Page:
Sorry bymistake i added Eric’s name :(

    Tht Was my reply to Eric

  9. Sidhesh Mangle says:

    Make sure Formula Calculation Mode is Automatic.
    Excel 2007 – Formula / Calculation = Automatic

  10. Neeraj says:

    Hi Chandoo,
    Great to hear your amazing out of the box story.Keep it up.Great website.I use a lot of excel in my profession.I would definitely look forward to asking certain questions.

  11. […] Now you will see a bunch of TRUE and FALSE values. TRUE means the corresponding month’s sales is an all time high. Tip: See how we are using $C$6:C6 in the MAX. This style of referencing is called as mixed cell referencing. By using this, when you fill the formula for remaining months, the range inside MAX grows. Thus for each month we get the maximum sales value thus far. more ». […]

  12. john says:

    this is really awesome!! best help ever ever ever

  13. […] Sum function uses an array as an input. If used intelligently – starting element of the array with fixed reference and the second part of the array as moving, it can help you get a running cumulative value. [read more: Relative & Absolute References in Excel Formulas] […]

  14. leigh says:

    i encountered this formula in one of my ex-colleague’s excel file- =VLOOKUP([@SN],TBLInv,3,FALSE) .. how do i get the lookup value to be in that format- @SN as ooposed to the normal say for example, A2? .. thanks

  15. jrt says:

    Hi Chandoo,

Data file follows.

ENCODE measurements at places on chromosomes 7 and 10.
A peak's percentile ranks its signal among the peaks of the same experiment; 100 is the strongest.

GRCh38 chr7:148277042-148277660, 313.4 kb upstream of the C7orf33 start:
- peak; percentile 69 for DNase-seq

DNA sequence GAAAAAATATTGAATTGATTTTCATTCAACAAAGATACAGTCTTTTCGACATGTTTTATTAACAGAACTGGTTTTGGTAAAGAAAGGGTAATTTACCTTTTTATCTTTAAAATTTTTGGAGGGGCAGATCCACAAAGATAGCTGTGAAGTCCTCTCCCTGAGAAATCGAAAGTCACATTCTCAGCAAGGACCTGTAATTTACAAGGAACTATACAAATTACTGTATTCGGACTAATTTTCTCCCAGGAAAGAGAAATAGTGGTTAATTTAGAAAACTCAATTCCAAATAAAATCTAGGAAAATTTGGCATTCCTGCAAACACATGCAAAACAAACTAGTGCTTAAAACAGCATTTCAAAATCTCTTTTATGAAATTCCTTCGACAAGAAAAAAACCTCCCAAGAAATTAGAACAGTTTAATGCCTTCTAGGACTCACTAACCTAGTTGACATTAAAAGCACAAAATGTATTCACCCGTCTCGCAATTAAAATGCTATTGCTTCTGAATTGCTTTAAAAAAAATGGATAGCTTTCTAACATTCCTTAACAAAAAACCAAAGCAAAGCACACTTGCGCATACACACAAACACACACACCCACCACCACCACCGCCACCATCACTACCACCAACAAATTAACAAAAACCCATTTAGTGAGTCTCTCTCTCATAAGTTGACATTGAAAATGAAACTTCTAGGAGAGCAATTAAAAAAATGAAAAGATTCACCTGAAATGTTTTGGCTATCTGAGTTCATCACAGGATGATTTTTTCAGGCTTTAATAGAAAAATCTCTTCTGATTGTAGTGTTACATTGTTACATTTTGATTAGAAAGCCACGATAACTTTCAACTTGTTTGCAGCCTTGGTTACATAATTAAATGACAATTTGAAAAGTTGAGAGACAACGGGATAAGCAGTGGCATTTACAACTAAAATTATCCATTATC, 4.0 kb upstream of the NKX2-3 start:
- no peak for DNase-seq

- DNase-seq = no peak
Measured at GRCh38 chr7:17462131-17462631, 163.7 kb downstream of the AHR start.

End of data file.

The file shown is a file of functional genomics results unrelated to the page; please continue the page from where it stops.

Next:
Thanks for “JoinAndMerge() macro”.

    Req. for Macro
    Help me in deleting 2nd and subsequent duplicates values range(“a1:a200″). Values to be deleted and rows and columns should remain constant.

    Thank U. 

  16. Brian Wilson says:

    I have a spreadsheet that uses VLOOKUP() and my boss keeps making changes by opening the spreadsheet in Excel and duplicating the file using the “Save As…” feature.  My formulas start out and look like ‘=IF(C6=””,””,VLOOKUP(C6,Contact_List,2,FALSE))’  When the spreadsheet is duplicated using “Save As…”, Excel automatically changes the formula and prepends the new filename to the Contact_List (i.e. ‘=IF(C6=””,””,VLOOKUP(C6,’file_name’!Contact_List,2,FALSE))’).  This causes the formulas to fail when someone copies or renames the file using a regular windows copy.

    Is there a way to stop Excel from prepending, or a way to specify to always use the current workbook?

  17. Brian Wilson says:

    I just tried File, Options, Advanced,  and unchecked the “Update links to other documents” setting in Excel 2010.  This seemed to prevent the change in two “Save As…” tests; but I hate having to make this kind of change to prevent the issue.

  18. […] F4: Switch reference styles – Absolute > Mixed > Relative > Absolute. When typing formulas, often you may want to change a certain cell reference to Absolute or Mixed or Relative. You can use F4 key to do the switching. Just place cursor inside the range / cell address and press F4 to cycle thru all available reference styles. (more: Guide to Excel cell references and when to use what?) […]